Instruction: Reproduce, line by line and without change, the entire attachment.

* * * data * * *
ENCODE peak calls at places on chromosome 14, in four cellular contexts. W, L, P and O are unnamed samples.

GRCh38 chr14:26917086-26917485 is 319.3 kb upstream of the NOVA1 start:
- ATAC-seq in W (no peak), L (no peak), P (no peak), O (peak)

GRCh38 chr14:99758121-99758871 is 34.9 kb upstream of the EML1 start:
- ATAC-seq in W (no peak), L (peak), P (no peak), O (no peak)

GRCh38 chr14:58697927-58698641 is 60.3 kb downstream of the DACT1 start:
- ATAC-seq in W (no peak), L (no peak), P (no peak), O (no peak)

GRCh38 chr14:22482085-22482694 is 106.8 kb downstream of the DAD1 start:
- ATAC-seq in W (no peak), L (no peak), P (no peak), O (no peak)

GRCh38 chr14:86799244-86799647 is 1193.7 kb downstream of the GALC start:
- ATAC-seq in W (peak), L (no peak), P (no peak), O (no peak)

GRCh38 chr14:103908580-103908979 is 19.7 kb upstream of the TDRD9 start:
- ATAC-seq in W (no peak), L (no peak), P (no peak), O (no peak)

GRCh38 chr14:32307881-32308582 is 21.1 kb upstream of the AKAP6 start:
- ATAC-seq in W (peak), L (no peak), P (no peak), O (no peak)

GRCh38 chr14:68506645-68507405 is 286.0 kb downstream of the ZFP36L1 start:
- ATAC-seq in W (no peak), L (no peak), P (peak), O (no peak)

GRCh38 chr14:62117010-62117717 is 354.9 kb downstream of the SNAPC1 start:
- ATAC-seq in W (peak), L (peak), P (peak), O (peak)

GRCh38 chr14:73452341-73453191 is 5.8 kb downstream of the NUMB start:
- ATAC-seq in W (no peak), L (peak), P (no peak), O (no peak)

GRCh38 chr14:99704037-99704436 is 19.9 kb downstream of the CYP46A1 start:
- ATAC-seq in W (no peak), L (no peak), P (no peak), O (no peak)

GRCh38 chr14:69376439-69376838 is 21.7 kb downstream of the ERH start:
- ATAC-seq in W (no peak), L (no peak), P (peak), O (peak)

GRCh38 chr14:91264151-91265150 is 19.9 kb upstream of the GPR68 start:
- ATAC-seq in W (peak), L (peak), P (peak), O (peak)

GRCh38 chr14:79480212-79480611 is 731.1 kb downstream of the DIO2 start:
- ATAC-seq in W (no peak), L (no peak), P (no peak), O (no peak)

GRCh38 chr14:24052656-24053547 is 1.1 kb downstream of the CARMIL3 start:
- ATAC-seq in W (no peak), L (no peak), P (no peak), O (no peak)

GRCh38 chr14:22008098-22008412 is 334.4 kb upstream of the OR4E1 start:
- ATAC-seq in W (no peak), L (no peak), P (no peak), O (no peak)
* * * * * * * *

ENCODE peak calls at places on chromosome 14, in four cellular contexts. W, L, P and O are unnamed samples.

GRCh38 chr14:26917086-26917485 is 319.3 kb upstream of the NOVA1 start:
- ATAC-seq in W (no peak), L (no peak), P (no peak), O (peak)

GRCh38 chr14:99758121-99758871 is 34.9 kb upstream of the EML1 start:
- ATAC-seq in W (no peak), L (peak), P (no peak), O (no peak)

GRCh38 chr14:58697927-58698641 is 60.3 kb downstream of the DACT1 start:
- ATAC-seq in W (no peak), L (no peak), P (no peak), O (no peak)

GRCh38 chr14:22482085-22482694 is 106.8 kb downstream of the DAD1 start:
- ATAC-seq in W (no peak), L (no peak), P (no peak), O (no peak)

GRCh38 chr14:86799244-86799647 is 1193.7 kb downstream of the GALC start:
- ATAC-seq in W (peak), L (no peak), P (no peak), O (no peak)

GRCh38 chr14:103908580-103908979 is 19.7 kb upstream of the TDRD9 start:
- ATAC-seq in W (no peak), L (no peak), P (no peak), O (no peak)

GRCh38 chr14:32307881-32308582 is 21.1 kb upstream of the AKAP6 start:
- ATAC-seq in W (peak), L (no peak), P (no peak), O (no peak)

GRCh38 chr14:68506645-68507405 is 286.0 kb downstream of the ZFP36L1 start:
- ATAC-seq in W (no peak), L (no peak), P (peak), O (no peak)

GRCh38 chr14:62117010-62117717 is 354.9 kb downstream of the SNAPC1 start:
- ATAC-seq in W (peak), L (peak), P (peak), O (peak)

GRCh38 chr14:73452341-73453191 is 5.8 kb downstream of the NUMB start:
- ATAC-seq in W (no peak), L (peak), P (no peak), O (no peak)

GRCh38 chr14:99704037-99704436 is 19.9 kb downstream of the CYP46A1 start:
- ATAC-seq in W (no peak), L (no peak), P (no peak), O (no peak)

GRCh38 chr14:69376439-69376838 is 21.7 kb downstream of the ERH start:
- ATAC-seq in W (no peak), L (no peak), P (peak), O (peak)

GRCh38 chr14:91264151-91265150 is 19.9 kb upstream of the GPR68 start:
- ATAC-seq in W (peak), L (peak), P (peak), O (peak)

GRCh38 chr14:79480212-79480611 is 731.1 kb downstream of the DIO2 start:
- ATAC-seq in W (no peak), L (no peak), P (no peak), O (no peak)

GRCh38 chr14:24052656-24053547 is 1.1 kb downstream of the CARMIL3 start:
- ATAC-seq in W (no peak), L (no peak), P (no peak), O (no peak)

GRCh38 chr14:22008098-22008412 is 334.4 kb upstream of the OR4E1 start:
- ATAC-seq in W (no peak), L (no peak), P (no peak), O (no peak)